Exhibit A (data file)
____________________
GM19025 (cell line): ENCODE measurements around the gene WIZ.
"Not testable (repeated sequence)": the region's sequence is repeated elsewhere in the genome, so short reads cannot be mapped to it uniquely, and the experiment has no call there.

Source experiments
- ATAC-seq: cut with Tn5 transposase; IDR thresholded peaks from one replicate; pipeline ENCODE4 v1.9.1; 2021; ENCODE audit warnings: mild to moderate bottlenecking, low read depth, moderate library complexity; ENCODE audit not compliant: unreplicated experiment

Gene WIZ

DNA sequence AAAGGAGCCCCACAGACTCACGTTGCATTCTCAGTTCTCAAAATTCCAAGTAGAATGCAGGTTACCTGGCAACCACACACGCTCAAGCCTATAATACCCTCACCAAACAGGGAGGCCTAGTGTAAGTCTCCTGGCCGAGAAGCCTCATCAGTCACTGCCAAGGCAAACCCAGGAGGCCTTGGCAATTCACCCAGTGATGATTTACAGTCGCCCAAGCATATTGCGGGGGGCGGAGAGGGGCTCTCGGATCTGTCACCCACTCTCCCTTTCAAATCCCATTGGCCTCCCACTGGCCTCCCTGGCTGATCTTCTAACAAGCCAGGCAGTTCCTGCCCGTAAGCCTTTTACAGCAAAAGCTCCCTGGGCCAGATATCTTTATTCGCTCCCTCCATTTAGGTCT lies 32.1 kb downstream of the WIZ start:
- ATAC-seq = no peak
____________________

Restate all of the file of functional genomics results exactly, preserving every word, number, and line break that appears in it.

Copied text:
GM19025 (cell line): ENCODE measurements around the gene WIZ.
"Not testable (repeated sequence)": the region's sequence is repeated elsewhere in the genome, so short reads cannot be mapped to it uniquely, and the experiment has no call there.

Source experiments
- ATAC-seq: cut with Tn5 transposase; IDR thresholded peaks from one replicate; pipeline ENCODE4 v1.9.1; 2021; ENCODE audit warnings: mild to moderate bottlenecking, low read depth, moderate library complexity; ENCODE audit not compliant: unreplicated experiment

Gene WIZ

DNA sequence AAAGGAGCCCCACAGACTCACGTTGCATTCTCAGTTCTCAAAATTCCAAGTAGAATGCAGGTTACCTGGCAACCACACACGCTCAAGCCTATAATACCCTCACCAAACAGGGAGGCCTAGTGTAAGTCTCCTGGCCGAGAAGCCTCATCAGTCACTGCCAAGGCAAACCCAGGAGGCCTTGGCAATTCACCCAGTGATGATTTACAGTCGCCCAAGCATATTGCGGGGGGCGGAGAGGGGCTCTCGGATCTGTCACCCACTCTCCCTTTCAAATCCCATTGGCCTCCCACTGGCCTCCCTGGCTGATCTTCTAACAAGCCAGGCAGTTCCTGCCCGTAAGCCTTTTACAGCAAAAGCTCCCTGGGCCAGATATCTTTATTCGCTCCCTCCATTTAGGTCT lies 32.1 kb downstream of the WIZ start:
- ATAC-seq = no peak